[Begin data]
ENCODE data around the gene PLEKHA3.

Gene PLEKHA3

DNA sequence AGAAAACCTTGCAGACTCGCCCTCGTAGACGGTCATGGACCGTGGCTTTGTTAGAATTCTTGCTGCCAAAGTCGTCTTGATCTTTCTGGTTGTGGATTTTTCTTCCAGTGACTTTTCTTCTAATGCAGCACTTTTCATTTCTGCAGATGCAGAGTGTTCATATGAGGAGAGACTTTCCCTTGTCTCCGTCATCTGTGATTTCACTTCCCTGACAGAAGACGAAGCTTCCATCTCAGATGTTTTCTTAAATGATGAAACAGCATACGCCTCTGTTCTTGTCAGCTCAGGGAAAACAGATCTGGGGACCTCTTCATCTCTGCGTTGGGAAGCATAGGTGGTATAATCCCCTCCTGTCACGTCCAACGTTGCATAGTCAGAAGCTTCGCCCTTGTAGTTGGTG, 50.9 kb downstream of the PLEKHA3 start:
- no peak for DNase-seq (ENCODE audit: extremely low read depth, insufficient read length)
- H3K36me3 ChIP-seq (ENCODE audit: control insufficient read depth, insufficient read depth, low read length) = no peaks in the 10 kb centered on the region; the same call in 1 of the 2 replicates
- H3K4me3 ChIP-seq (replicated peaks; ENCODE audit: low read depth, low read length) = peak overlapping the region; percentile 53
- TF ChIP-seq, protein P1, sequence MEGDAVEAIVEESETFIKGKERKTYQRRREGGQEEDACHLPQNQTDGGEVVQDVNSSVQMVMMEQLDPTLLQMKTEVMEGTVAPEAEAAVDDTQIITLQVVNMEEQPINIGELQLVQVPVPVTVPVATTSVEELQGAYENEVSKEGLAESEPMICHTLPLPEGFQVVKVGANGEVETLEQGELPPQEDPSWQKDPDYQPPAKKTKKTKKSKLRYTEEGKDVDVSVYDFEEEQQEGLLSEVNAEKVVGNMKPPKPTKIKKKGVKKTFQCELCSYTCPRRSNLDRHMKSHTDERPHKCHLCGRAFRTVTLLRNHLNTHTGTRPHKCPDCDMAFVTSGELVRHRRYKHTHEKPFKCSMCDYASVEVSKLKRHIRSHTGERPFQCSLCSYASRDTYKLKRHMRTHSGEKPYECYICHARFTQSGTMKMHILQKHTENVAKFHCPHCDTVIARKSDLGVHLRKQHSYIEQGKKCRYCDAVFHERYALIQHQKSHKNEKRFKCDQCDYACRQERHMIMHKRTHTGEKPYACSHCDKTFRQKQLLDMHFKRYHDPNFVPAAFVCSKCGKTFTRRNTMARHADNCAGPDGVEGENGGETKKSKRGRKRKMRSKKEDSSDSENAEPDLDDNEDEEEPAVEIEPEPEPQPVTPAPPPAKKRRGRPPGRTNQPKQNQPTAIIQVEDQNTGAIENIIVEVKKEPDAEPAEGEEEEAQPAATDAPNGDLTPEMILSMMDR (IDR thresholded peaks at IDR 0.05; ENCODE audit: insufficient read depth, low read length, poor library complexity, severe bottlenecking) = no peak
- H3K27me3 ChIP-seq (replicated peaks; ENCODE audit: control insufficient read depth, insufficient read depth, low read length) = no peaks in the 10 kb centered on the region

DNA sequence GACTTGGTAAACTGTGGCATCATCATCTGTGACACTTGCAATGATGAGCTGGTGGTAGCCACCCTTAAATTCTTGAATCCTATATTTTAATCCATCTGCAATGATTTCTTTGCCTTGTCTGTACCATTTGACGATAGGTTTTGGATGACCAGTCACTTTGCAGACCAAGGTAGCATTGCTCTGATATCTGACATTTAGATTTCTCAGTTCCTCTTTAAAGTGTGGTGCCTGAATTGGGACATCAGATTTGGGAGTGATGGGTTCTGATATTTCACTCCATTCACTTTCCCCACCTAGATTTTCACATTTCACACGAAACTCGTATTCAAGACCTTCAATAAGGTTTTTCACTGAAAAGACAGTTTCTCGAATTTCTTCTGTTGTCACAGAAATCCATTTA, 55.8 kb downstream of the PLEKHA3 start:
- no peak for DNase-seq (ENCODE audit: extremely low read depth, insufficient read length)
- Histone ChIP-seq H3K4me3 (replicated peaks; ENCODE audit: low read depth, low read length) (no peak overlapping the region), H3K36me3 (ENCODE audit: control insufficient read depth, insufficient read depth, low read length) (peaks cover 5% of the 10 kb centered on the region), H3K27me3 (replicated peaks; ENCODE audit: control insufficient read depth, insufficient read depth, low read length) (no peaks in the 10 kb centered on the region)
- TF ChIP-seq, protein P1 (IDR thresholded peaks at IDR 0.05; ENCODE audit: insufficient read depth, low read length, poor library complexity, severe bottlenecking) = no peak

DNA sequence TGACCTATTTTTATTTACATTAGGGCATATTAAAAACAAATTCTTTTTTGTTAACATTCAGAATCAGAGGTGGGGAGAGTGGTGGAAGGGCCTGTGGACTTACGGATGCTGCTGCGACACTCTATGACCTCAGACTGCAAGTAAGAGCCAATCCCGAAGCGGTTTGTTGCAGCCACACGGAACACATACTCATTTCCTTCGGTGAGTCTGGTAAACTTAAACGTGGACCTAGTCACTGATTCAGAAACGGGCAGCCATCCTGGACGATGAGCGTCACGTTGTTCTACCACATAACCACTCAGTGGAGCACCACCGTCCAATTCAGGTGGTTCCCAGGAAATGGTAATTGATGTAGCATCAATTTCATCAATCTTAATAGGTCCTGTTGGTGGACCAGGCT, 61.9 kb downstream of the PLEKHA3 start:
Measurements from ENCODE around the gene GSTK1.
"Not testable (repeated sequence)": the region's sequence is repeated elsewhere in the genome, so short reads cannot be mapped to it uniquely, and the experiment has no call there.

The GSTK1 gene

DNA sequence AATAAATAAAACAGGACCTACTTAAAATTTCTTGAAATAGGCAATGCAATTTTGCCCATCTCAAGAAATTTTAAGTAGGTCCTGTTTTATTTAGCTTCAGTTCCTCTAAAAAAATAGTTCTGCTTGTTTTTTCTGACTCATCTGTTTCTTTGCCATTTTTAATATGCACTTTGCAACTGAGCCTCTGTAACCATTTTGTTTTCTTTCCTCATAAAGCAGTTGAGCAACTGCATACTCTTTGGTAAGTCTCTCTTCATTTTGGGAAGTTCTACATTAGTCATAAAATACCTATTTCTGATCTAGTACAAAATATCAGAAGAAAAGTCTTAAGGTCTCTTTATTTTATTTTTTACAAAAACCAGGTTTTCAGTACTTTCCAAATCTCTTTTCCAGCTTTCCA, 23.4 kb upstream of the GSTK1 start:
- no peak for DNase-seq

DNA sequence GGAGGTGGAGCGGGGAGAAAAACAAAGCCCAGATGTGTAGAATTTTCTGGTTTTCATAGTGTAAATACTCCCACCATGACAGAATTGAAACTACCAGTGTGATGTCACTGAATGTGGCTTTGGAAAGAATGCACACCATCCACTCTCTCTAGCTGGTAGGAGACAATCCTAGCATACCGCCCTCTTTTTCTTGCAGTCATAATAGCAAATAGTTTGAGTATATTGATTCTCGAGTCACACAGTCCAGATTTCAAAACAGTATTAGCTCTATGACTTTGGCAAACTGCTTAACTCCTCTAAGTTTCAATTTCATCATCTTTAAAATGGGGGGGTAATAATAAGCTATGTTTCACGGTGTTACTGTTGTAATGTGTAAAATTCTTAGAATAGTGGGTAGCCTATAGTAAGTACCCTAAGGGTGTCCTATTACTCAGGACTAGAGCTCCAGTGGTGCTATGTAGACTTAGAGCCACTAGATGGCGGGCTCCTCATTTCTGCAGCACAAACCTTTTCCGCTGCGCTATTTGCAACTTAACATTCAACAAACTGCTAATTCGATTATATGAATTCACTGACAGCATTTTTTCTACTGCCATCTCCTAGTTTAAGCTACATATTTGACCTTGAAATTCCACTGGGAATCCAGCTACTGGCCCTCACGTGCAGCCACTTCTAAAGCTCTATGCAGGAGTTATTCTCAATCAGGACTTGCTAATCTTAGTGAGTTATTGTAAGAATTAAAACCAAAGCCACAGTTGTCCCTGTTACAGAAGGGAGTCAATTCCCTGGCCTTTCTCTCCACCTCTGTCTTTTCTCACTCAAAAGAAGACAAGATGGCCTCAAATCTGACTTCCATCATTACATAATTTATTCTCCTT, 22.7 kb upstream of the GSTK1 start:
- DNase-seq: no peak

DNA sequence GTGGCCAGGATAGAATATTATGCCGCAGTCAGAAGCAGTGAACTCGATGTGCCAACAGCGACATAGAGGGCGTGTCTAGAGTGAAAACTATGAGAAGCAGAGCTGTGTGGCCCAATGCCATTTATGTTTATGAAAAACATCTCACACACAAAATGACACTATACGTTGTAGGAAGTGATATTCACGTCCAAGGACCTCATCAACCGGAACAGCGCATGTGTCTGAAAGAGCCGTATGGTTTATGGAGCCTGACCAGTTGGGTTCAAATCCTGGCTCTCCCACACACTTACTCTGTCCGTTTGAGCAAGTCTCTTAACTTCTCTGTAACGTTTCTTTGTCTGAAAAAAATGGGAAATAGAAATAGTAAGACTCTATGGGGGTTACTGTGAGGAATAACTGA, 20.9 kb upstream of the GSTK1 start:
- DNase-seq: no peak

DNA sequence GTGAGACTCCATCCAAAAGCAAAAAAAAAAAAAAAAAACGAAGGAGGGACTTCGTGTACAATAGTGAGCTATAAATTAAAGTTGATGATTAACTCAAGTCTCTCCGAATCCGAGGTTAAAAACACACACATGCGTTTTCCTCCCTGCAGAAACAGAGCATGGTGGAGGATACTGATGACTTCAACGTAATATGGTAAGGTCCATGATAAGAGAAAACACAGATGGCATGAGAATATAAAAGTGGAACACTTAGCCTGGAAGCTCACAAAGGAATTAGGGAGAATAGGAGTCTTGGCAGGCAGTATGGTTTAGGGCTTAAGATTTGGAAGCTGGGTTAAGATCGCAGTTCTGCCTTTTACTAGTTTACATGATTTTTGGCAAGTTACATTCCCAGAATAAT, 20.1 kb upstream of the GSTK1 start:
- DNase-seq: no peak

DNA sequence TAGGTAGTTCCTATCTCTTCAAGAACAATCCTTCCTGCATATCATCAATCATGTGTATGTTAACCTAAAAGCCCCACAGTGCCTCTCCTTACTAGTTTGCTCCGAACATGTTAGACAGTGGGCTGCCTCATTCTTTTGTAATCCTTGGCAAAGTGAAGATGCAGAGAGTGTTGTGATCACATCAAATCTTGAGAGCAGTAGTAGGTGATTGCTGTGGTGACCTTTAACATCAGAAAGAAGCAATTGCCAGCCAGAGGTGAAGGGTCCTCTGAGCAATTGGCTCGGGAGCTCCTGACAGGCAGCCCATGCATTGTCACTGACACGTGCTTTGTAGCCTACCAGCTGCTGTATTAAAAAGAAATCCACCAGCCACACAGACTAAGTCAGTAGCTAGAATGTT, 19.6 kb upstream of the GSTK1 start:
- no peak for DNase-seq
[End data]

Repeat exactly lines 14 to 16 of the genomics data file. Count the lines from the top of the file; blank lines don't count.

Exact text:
Measurements from ENCODE around the gene GSTK1.
"Not testable (repeated sequence)": the region's sequence is repeated elsewhere in the genome, so short reads cannot be mapped to it uniquely, and the experiment has no call there.

The GSTK1 gene